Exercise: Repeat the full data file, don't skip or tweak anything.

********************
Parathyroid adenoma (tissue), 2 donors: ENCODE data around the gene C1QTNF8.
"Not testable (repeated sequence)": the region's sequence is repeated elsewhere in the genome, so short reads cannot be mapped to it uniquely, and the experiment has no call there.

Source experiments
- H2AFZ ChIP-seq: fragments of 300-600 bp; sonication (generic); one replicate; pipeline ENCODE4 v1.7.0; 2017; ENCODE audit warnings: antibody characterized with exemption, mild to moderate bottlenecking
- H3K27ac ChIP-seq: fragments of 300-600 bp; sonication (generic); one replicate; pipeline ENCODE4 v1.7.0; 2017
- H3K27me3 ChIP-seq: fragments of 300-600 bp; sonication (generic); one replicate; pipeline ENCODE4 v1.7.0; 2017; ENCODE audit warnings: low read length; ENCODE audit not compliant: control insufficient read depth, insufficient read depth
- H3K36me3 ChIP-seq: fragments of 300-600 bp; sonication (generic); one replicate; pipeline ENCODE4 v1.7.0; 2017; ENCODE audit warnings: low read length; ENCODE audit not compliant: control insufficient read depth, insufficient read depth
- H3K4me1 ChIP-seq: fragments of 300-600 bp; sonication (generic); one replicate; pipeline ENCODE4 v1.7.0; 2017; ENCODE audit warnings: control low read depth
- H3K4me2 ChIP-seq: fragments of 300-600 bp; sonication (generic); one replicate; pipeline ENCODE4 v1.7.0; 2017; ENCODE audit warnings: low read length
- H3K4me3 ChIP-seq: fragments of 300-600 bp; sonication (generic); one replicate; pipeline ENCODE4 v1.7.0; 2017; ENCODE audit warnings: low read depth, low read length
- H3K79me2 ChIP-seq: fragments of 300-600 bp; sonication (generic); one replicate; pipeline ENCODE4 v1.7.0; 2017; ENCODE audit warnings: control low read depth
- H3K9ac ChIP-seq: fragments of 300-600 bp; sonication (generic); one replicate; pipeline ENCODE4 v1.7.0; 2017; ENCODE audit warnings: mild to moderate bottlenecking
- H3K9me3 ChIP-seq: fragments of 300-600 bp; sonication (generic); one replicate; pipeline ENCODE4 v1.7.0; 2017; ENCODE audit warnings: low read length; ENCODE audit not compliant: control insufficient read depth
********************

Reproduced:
Parathyroid adenoma (tissue), 2 donors: ENCODE data around the gene C1QTNF8.
"Not testable (repeated sequence)": the region's sequence is repeated elsewhere in the genome, so short reads cannot be mapped to it uniquely, and the experiment has no call there.

Source experiments
- H2AFZ ChIP-seq: fragments of 300-600 bp; sonication (generic); one replicate; pipeline ENCODE4 v1.7.0; 2017; ENCODE audit warnings: antibody characterized with exemption, mild to moderate bottlenecking
- H3K27ac ChIP-seq: fragments of 300-600 bp; sonication (generic); one replicate; pipeline ENCODE4 v1.7.0; 2017
- H3K27me3 ChIP-seq: fragments of 300-600 bp; sonication (generic); one replicate; pipeline ENCODE4 v1.7.0; 2017; ENCODE audit warnings: low read length; ENCODE audit not compliant: control insufficient read depth, insufficient read depth
- H3K36me3 ChIP-seq: fragments of 300-600 bp; sonication (generic); one replicate; pipeline ENCODE4 v1.7.0; 2017; ENCODE audit warnings: low read length; ENCODE audit not compliant: control insufficient read depth, insufficient read depth
- H3K4me1 ChIP-seq: fragments of 300-600 bp; sonication (generic); one replicate; pipeline ENCODE4 v1.7.0; 2017; ENCODE audit warnings: control low read depth
- H3K4me2 ChIP-seq: fragments of 300-600 bp; sonication (generic); one replicate; pipeline ENCODE4 v1.7.0; 2017; ENCODE audit warnings: low read length
- H3K4me3 ChIP-seq: fragments of 300-600 bp; sonication (generic); one replicate; pipeline ENCODE4 v1.7.0; 2017; ENCODE audit warnings: low read depth, low read length
- H3K79me2 ChIP-seq: fragments of 300-600 bp; sonication (generic); one replicate; pipeline ENCODE4 v1.7.0; 2017; ENCODE audit warnings: control low read depth
- H3K9ac ChIP-seq: fragments of 300-600 bp; sonication (generic); one replicate; pipeline ENCODE4 v1.7.0; 2017; ENCODE audit warnings: mild to moderate bottlenecking
- H3K9me3 ChIP-seq: fragments of 300-600 bp; sonication (generic); one replicate; pipeline ENCODE4 v1.7.0; 2017; ENCODE audit warnings: low read length; ENCODE audit not compliant: control insufficient read depth